John Hassler

June 16, 1997

Macroeconomics I
5 points

I Short answers

Choose 5 out of the following 6. Preferably, you should not use more than 1 page per. Worth 10 points each.

  1. Evaluated the following statement "In a closed economy, a big national debt is no problem because the members of society owes the debt to themselves."
  2. In a standard Solow model, let Y=Ka N1-a with a =0.5. Let population growth rate be 0.04, the savings rate = 0.10 and depreciation 0.10. Compute the steady state consumption per capita.
  3. Consider an OLG model which has reached a dynamically inefficient steady state. Assume the government makes a transfers to the currently old and finance it by borrowing from the young. The government claims it never has to raise taxes but can roll over the debt forever. Could they?
  4. Is the following statement true, false or uncertain? "If an individual’s savings behavior is affected by risk one knows he cannot be risk-neutral."
  5. Evaluated the following statement. "The government should try to smooth labor taxes, i.e., keep them constant over time."
  6. Evaluated the following statement. "Evidence from the growth literature suggest that the share of income that goes to factors of production that can be accumulated is larger than the share that goes to physical capital, recorded in the national accounts."

II Problems

Choose 1 out of the following 2. Provide a strict formal argument. Worth 25 points

7. Asset Pricing

In this problem we are going to use the Lucas Asset Pricing model to price an asset (the tree in the original Lucas model). The economy consists of (infinitely) many individuals, indexed by the real numbers between 0 and 1. There is a competitive market for equally many trees, each producing a non-storable and stochastic output dt. In a particular period each tree produces the same amount, so there is no idiosyncratic uncertainty. By buying the tree in period t at price pt the holder gets next periods output dt+1 and can sell the tree at pt+1. The gross stochastic return is thus (pt+1+dt+1)/ pt. The representative agent’s consumption–investment problem in any period t can be represented by the value functions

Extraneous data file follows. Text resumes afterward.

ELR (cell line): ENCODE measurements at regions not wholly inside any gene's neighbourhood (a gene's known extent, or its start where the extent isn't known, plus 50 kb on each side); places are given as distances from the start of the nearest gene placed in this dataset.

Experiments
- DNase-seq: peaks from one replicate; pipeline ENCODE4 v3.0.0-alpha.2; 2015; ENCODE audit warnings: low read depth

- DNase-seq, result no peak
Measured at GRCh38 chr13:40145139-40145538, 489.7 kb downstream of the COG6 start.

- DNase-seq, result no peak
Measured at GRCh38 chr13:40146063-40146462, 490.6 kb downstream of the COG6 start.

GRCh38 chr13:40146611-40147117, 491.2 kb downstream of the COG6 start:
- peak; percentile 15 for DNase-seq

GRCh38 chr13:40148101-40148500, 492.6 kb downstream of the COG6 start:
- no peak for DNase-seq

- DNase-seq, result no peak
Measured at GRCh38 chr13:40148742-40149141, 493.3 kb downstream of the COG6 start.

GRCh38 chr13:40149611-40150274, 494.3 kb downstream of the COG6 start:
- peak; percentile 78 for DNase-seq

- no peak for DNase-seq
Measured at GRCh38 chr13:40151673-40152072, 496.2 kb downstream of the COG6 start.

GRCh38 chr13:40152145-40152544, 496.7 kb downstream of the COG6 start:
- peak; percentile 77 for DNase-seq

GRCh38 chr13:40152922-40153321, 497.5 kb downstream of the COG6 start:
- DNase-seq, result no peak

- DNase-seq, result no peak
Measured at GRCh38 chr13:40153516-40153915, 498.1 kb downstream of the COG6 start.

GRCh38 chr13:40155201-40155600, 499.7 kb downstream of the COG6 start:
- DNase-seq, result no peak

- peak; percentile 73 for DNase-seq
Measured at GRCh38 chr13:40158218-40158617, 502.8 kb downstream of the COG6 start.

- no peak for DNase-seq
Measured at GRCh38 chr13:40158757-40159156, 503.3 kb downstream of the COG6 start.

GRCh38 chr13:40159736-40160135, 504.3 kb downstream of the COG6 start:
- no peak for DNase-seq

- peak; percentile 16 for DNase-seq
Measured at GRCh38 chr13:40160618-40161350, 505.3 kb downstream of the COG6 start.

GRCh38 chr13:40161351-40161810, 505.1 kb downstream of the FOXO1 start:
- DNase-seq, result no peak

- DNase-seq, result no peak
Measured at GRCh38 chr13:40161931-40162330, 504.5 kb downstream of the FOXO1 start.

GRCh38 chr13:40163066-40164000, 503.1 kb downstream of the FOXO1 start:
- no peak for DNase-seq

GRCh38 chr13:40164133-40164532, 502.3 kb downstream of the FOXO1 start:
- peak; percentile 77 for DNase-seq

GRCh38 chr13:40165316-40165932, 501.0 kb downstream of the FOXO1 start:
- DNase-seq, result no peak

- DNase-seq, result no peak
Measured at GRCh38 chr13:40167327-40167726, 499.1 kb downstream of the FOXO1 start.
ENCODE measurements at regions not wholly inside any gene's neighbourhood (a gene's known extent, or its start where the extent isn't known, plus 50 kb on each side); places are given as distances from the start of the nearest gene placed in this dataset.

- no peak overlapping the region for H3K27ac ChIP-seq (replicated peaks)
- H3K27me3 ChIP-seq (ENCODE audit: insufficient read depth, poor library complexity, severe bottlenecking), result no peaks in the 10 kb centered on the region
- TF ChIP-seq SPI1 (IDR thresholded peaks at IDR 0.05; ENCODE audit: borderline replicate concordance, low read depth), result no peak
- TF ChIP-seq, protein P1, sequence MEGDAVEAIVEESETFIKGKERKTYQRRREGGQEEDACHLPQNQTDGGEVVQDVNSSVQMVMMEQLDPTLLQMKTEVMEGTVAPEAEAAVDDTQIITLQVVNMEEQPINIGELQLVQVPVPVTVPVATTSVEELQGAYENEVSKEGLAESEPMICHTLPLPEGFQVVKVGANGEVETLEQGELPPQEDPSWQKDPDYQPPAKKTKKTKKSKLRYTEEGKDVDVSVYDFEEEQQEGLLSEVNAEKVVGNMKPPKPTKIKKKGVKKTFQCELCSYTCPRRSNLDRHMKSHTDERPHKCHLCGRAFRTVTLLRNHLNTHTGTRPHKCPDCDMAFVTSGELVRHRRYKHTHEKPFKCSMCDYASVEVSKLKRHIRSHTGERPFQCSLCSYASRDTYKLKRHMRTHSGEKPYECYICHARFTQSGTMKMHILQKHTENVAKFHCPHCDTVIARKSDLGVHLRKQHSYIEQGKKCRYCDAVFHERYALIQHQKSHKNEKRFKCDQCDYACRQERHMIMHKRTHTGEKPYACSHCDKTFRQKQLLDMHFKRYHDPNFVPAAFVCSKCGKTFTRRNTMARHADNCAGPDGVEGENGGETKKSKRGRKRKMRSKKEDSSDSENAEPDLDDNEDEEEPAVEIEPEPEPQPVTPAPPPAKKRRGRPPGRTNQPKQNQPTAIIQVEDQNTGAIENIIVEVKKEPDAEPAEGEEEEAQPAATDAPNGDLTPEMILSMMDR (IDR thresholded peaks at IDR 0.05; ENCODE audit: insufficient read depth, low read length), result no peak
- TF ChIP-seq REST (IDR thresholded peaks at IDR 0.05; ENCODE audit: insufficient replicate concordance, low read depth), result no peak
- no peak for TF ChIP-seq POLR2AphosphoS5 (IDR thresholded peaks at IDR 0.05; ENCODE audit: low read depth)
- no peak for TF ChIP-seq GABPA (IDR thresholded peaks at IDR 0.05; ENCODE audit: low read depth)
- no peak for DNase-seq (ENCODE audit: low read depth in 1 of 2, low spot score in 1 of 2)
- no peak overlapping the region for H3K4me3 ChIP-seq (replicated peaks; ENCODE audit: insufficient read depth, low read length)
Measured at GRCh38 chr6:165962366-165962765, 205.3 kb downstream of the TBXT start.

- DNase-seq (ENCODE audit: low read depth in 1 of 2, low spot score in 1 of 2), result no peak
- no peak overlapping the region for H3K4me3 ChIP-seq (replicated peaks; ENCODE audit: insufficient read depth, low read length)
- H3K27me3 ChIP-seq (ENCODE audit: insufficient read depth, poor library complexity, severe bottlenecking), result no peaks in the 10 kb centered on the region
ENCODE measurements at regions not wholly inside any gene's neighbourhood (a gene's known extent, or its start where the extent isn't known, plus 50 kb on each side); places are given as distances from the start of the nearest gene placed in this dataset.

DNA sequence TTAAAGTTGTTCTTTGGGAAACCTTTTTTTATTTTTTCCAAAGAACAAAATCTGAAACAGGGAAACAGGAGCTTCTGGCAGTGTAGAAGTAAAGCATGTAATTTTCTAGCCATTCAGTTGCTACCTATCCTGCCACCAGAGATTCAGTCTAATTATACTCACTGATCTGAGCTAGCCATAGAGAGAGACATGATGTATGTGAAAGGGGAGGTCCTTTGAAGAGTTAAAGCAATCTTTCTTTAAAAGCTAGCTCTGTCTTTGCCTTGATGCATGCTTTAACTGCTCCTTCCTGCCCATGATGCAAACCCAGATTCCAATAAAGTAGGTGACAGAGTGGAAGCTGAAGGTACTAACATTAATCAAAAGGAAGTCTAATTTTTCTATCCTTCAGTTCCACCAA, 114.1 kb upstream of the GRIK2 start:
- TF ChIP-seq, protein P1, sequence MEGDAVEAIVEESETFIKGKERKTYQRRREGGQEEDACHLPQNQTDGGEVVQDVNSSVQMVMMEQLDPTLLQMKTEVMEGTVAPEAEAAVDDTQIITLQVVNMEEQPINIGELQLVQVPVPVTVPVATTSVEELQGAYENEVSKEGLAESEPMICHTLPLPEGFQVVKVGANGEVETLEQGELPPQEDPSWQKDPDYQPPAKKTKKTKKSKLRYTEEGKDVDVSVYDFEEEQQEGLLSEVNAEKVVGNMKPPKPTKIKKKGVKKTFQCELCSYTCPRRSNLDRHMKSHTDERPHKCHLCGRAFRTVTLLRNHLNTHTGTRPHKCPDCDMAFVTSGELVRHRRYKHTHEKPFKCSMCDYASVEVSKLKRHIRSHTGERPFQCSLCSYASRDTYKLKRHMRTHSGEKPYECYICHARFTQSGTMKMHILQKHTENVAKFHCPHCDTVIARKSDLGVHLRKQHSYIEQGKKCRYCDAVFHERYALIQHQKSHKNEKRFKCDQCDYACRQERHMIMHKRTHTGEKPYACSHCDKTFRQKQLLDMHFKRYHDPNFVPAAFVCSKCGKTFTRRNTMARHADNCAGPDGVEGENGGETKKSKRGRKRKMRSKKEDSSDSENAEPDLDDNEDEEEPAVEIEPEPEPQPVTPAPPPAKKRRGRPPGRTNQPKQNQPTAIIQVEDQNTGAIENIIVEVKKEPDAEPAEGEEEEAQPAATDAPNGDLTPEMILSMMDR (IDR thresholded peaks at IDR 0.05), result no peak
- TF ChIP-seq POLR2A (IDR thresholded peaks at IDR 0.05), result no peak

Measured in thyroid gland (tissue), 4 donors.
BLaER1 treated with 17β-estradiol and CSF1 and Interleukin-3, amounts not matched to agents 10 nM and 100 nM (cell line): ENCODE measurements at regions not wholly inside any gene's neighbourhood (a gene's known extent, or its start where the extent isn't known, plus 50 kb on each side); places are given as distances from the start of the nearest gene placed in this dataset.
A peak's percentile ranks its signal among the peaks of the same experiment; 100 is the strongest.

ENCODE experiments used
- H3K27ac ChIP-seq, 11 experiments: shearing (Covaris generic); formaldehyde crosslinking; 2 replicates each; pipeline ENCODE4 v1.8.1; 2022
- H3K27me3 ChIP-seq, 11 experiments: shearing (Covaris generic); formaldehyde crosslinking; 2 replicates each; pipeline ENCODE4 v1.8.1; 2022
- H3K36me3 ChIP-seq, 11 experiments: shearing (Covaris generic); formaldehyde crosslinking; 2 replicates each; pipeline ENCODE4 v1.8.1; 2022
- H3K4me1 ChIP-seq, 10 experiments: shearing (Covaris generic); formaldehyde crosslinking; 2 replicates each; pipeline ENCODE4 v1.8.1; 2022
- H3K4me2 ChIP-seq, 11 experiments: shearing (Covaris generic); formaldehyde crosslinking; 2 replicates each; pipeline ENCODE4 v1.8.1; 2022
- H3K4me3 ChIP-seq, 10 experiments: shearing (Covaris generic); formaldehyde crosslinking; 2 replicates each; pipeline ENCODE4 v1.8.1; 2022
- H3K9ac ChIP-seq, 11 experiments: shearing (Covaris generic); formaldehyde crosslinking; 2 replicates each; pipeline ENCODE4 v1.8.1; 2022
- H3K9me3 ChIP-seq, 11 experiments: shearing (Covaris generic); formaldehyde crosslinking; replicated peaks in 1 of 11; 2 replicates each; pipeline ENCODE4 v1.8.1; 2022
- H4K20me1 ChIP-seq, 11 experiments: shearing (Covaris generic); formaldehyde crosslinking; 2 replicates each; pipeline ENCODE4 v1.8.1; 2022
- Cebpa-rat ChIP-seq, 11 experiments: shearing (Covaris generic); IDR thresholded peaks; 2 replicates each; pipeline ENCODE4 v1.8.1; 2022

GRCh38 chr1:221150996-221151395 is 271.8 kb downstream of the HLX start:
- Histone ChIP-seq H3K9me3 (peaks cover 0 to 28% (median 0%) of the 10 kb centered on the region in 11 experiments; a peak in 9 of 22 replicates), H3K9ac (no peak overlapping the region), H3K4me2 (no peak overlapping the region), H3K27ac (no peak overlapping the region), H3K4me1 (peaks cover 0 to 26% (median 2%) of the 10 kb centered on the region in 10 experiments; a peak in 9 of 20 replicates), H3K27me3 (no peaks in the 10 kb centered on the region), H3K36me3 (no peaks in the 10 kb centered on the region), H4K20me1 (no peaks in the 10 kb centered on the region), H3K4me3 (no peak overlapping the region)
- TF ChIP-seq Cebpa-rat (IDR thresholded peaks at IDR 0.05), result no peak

where At is financial assets and ct is consumption.

1. Set up the Bellman equation for the consumption problem in . Make sure the notation is exact.

2. Derive the Euler equation.

We now assume, as in Lucas (1978) that humans and apple trees live for ever. Assume, furthermore, that U(c)=(1-a)-1 c1-a . Since there is no way to transfer real resources between periods it must be that ct=dt.

3. Use the assumptions above and Euler equation to derive an expression for the price of the Lucas asset.

Now assume that dividends, dt, follows

4. Given it is reasonable to guess that the asset price is linear in the current dividend. So that we can write pt=pdt with p, the price–dividend ratio, being constant for all t. Use this guess together with the Euler equation to get an explicit solution for p in terms of expectations of dt+1/dt.